“It was kind of heart-wrenching, knowing the reputation and the outpouring that I’ve heard from customers now in the past month, how much people really liked us here and appreciated us and are gonna miss us,” he said.
Katie Anderson said she retired from teaching years ago, but because since her husband continued running the bike shop, she got another job and has since retired from that one, too.
“I think this is his biggest problem, is he feels so committed to his customers,” she said.
People who bought their first bikes as kids from Bruce’s store have brought in their children and grandchildren over the years, Katie said. Supporting generations of families establishes a strong connection.
“And to make up for that kind of loss for the community, we have a barn at our home, and he’s converted the downstairs into a repair shop,” she said. “… So he still can’t let go of that commitment to his customers.”
Katie commended all small business owners for their hard work and lifelong dedication.
At Anderson the Florist, owner Eric Anderson, 83, (no relation to the bike shop) also took over a family business, which his mother acquired in the 1940s from a man who enlisted in the Army. He never planned to be a florist but worked at the shop growing up and, after leaving the military in the late ’50s and graduating from Boston University, decided it was a more stable job.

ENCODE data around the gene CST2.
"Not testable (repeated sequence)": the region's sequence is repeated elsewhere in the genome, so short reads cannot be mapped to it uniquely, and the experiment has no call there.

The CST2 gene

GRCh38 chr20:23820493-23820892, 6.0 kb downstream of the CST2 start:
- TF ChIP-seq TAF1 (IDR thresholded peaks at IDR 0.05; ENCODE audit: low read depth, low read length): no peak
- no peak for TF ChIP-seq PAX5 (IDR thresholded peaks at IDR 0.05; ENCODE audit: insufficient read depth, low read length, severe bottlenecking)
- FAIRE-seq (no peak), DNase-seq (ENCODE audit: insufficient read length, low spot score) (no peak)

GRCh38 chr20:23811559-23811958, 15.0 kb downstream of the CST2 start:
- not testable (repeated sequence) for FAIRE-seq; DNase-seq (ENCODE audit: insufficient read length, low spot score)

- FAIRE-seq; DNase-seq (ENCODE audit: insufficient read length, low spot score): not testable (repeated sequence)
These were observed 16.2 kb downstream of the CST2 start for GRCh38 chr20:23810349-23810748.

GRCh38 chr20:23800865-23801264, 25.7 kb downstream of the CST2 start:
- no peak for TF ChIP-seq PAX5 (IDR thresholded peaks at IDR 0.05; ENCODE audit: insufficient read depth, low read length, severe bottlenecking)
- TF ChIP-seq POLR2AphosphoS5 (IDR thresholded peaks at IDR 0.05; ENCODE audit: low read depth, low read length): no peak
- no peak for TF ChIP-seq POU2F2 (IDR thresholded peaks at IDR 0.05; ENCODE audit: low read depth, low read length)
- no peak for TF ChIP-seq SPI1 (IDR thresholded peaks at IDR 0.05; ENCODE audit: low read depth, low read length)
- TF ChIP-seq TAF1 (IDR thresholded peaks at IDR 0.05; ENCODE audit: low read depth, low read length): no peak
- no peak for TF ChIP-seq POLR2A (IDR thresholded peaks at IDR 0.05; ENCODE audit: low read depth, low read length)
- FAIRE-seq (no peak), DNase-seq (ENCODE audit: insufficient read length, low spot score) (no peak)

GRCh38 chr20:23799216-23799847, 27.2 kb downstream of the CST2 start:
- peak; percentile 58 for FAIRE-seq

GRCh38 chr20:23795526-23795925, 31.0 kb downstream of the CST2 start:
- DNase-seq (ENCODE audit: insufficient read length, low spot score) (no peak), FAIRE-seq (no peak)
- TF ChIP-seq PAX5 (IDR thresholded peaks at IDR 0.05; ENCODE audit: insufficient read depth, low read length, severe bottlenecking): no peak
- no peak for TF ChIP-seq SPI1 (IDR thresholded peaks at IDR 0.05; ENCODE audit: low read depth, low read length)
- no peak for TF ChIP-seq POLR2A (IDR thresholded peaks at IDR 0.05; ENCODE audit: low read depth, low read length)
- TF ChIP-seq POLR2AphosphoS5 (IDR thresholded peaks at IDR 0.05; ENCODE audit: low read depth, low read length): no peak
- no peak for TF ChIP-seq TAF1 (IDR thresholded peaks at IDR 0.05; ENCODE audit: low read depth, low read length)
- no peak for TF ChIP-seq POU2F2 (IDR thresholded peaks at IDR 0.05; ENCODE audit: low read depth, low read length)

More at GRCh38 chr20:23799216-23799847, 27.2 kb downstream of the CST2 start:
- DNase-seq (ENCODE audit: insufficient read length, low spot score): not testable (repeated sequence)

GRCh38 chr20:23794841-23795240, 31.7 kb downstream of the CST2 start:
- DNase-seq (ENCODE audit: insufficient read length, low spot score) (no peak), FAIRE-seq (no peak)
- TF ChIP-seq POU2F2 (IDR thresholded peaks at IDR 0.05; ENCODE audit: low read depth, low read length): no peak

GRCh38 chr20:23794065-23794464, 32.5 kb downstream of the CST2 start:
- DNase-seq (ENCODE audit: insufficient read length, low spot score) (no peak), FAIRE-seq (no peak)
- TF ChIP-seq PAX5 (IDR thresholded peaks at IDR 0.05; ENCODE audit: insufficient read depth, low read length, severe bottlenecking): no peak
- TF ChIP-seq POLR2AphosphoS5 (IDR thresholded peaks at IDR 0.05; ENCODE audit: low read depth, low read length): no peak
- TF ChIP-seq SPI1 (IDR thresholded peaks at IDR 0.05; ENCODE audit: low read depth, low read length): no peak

“I do love it, and my mother taught me — actually both parents taught me what they knew about the flower business and life and growing,” Eric said.
After something like 60 years, he said he’s been thinking about retirement for the past decade but kept putting it off. He’s also struggled with the idea of leaving his customers. Nodding to a cabinet full of awards and accolades, Eric Anderson credited his customers for the success, not himself, because they do the buying.
Sitting at a table in his floral shop one evening, Eric Anderson encapsulated the inner battle longtime business owners seem to face between their desire to spend more time with family and their devotion to the community they’ve served. He spoke slowly and deliberately when trying to articulate his feelings about leaving his life’s work behind, pausing often.
“It feels like I wonder what the future is gonna be like,” he finally said. “I’m gonna live another 10 years, probably. What’s it like? I don’t know; I’ve never done it before.”